Expert urges natural gas substitute for Heavy Fuel Oil
– says clean, reliable & cheap energy would be a “godsend” for Guyana
While there has been talk about bringing natural gas onshore, there is no clarity on the logistics or even how much gas ExxonMobil will provide to Guyana. According to one oil and gas expert, the importance of natural gas to Guyana cannot be overstated.
This was according to Robert McNally, an energy expert and the President of Washington-based Rapidan Energy Group, during a recent engagement with the media. He noted that natural gas would be a much cleaner substitute for the Heavy Fuel Oil (HFO) currently being used by the Guyana Power and Light (GPL) to generate power.
“Guyana generates much of its electricity from Heavy Fuel Oil production. Natural gas is a much cleaner source of electric power generation. I know some of the gas is needed for reinjection, but hopefully there will be enough gas where it can be brought on shore and it can replace Heavy Fuel Oil,” he said.
According to McNally, this can offer the country an abundant, reliable and cleaner source of power. McNally noted that having studied the oil market, Guyana also being able to cut its electricity expenses would be a “godsend” for the country.
“I’m an oil expert. I studied the oil market. And I think the oil market and what Guyana has found is miraculous. What’s even more miraculous is electricity. Because if oil is the lifeblood of the global civilisation, electricity is the nervous system.
“We cannot function without electricity. I understand you have very expensive power too. Ample and cheap power for Guyana, that would be another godsend for the country, if the gas can be brought on shore at some point,” he noted.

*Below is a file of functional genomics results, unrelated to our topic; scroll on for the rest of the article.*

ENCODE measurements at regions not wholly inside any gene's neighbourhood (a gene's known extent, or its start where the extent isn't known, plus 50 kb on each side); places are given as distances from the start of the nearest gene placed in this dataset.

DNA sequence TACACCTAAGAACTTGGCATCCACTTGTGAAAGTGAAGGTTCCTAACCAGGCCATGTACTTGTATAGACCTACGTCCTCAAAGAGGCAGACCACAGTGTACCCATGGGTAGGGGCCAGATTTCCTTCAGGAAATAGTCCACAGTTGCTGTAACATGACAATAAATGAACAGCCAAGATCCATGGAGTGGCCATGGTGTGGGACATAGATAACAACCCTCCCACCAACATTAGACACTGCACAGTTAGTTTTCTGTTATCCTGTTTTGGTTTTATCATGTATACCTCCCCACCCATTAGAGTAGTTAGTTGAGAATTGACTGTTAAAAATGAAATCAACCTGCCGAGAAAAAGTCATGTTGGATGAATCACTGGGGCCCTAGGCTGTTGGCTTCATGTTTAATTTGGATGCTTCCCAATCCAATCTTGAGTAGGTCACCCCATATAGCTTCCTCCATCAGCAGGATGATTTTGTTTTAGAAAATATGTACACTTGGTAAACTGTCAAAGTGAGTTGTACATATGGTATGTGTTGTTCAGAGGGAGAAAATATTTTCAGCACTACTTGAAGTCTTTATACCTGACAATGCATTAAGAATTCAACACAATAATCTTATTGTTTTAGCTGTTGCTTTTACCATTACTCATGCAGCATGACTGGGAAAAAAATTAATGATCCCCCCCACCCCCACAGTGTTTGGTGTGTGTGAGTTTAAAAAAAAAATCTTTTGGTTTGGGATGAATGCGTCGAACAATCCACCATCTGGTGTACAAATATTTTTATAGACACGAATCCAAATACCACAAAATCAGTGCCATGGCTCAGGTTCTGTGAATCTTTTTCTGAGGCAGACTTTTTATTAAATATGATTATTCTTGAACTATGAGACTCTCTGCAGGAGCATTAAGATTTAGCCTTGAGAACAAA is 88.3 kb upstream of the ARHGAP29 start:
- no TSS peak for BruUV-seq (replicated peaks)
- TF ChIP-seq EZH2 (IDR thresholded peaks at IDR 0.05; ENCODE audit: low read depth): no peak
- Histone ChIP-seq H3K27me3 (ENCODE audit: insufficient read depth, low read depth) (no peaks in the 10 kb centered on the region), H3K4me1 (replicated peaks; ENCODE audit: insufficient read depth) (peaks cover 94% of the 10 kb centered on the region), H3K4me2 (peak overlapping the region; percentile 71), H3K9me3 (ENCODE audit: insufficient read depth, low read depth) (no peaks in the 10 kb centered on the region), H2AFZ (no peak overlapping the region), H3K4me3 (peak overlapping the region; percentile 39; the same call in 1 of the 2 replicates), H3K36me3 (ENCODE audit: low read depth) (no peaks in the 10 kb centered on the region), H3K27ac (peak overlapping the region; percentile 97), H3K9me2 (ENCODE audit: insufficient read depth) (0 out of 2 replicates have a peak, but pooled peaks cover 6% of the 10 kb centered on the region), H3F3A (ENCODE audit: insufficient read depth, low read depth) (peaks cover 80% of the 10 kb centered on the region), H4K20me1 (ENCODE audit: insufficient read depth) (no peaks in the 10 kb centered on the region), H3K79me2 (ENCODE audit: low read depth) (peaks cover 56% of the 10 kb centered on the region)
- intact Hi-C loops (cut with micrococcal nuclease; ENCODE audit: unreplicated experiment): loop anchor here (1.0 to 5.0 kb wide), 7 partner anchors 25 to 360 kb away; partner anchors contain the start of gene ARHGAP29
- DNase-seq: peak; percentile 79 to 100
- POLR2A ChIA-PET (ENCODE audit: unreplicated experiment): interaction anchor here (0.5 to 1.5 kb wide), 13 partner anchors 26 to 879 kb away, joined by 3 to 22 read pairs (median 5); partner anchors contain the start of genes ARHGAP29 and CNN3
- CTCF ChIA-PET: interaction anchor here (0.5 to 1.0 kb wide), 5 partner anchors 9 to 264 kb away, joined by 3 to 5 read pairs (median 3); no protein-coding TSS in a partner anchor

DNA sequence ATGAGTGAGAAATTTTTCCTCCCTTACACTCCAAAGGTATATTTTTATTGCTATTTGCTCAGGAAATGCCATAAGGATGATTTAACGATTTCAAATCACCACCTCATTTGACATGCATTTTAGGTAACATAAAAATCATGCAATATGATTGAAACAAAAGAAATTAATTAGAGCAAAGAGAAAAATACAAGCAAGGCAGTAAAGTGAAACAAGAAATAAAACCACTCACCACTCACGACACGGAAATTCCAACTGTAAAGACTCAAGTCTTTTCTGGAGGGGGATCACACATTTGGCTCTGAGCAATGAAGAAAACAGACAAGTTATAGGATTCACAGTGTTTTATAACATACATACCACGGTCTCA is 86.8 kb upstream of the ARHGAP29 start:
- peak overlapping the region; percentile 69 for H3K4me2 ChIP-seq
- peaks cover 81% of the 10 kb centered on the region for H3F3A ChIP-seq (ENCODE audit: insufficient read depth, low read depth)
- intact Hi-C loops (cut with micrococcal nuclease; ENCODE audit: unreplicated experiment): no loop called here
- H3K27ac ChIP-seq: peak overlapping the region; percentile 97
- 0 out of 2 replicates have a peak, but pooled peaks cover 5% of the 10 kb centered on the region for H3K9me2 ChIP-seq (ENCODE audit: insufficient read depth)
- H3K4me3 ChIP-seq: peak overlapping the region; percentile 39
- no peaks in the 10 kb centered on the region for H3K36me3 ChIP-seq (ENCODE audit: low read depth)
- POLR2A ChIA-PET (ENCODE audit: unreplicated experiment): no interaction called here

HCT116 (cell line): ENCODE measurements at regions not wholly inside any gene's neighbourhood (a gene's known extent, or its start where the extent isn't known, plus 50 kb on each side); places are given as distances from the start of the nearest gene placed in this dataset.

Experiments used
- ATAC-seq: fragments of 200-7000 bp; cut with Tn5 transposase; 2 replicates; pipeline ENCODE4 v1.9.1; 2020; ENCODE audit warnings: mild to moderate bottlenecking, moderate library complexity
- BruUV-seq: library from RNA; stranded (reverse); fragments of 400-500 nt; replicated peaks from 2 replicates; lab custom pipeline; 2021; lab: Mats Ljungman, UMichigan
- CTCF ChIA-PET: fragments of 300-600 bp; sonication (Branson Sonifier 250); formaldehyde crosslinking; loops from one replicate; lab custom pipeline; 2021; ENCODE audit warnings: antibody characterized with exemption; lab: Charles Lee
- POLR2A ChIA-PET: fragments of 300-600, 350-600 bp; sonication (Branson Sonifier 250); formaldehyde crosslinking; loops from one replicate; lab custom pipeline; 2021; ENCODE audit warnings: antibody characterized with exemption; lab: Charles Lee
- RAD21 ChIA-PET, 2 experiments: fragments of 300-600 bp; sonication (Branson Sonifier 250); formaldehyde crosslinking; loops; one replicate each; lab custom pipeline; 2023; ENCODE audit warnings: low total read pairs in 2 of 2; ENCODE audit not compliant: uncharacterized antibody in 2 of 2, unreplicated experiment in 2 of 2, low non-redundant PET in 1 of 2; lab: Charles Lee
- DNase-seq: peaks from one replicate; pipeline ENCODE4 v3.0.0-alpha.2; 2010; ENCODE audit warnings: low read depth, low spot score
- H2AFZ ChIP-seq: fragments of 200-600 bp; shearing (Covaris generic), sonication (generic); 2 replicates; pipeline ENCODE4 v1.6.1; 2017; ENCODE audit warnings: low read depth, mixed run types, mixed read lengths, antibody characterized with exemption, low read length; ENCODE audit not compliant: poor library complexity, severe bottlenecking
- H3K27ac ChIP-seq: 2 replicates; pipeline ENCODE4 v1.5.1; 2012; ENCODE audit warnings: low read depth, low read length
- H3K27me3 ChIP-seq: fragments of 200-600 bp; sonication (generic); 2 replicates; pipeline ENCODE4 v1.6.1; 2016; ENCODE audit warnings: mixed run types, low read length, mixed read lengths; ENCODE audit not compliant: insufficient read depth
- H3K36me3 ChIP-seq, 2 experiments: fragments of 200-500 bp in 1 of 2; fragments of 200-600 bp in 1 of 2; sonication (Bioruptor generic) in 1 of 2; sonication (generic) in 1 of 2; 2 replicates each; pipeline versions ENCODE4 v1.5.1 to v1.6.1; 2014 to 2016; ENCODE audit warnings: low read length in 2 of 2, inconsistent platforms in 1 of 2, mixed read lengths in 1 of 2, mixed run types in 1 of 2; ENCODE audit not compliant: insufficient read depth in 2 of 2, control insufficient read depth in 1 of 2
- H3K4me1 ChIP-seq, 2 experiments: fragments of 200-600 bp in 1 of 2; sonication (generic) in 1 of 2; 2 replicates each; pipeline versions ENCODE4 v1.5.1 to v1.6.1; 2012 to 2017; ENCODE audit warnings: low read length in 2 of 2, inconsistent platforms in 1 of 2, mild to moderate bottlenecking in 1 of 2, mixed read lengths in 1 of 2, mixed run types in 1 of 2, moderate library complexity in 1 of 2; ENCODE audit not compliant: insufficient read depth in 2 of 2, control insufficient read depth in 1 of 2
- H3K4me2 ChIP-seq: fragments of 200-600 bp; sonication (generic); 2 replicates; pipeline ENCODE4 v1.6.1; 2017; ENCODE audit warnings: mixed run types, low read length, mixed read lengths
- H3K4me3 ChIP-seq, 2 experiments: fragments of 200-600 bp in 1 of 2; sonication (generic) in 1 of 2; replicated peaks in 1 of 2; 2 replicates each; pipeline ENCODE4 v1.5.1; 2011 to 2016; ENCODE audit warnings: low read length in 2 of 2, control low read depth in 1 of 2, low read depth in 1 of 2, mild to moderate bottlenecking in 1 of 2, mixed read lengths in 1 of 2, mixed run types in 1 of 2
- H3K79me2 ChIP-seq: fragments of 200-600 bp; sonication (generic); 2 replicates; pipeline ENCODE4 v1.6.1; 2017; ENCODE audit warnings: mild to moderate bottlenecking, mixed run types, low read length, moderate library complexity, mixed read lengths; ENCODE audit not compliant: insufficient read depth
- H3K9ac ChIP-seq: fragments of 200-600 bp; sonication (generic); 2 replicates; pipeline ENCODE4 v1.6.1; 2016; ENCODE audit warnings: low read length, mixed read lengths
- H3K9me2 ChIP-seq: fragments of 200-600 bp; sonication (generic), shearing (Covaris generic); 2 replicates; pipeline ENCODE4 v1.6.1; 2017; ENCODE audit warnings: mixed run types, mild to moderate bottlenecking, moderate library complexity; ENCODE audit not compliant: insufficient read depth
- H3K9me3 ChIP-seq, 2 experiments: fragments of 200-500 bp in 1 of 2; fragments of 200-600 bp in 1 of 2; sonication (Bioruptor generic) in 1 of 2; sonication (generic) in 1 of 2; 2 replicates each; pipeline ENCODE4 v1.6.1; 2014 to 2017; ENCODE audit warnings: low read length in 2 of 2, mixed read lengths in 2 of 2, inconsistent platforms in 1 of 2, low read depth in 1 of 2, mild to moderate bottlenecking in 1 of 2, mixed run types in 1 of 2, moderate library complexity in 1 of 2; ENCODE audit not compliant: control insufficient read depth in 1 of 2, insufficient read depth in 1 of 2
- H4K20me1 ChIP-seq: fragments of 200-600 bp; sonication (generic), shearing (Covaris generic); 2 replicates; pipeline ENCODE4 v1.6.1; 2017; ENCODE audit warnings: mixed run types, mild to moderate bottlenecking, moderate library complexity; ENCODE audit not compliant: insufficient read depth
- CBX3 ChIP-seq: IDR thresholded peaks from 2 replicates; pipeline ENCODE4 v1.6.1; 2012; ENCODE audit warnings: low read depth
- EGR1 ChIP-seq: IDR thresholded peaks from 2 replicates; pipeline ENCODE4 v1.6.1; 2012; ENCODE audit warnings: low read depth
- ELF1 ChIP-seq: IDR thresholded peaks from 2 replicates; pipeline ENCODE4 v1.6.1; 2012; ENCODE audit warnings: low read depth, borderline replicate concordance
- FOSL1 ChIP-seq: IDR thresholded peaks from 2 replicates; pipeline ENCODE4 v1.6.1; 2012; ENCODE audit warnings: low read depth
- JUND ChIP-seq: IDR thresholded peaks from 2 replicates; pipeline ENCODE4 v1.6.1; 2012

Public Infrastructure Minister David Patterson had previously announced that there were plans to establish a 188-megawatt power plant. There are also plans to land the pipeline necessary for the transfer of the gas at a site on the East Coast of Demerara.
Part of a US$20 million loan that Guyana had signed with the World Bank had gone towards funding a study to examine the merits of bringing natural gas on shore for the local energy market.
Meanwhile, Exxon has said that around 30 to 35 million cubic feet of natural gas would be required for the gas-to-shore project. Recently-released data from Norwegian research company Rystad Energy had indicated that less than 20 per cent of the 1.8 Billion Barrels of Oil Equivalent (BOE) discovered last year was gas. The Haimara discovery made by Exxon last year was found to have 207 feet of high-quality gas condensate sandstone reservoirs.
Several persons have already championed the merits of bringing gas to shore, including US-based energy consultant Edwin Callender. At an energy forum in June of last year, Callender had noted that in a country like Guyana where power outages were a significant problem, natural gas energy production could help to modernise the country.
“People who live in Guyana know that electricity is a problem, and it is a problem because of an old system, but it is also a problem because of the fuel source. Bunker C – that is very old and antiquated, the power plants are not efficient in any way, shape, or form. And so, you have an opportunity now to bring natural gas on shore and have gas-fired power generation and that will open a whole lot of opportunities for the country,” the energy consultant had said.
Natural gas, while not a renewable source of energy, is composed mostly of methane and small amounts of other hydrocarbons. Its emissions contain a significantly lower level of carbon dioxide, when compared to oil.
In fact, natural gas, when used for power generation, also emits fewer sulphur and nitrogen oxides, making it the cleanest of all fossil fuels. As such, Government has previously said it could use natural gas to transition to a ‘green state’.
Already, private companies like Demerara Distillers Limited (DDL) have begun the transition. It was only last week that the company commissioned Guyana’s first Liquefied Natural Gas (LNG) gasification terminal.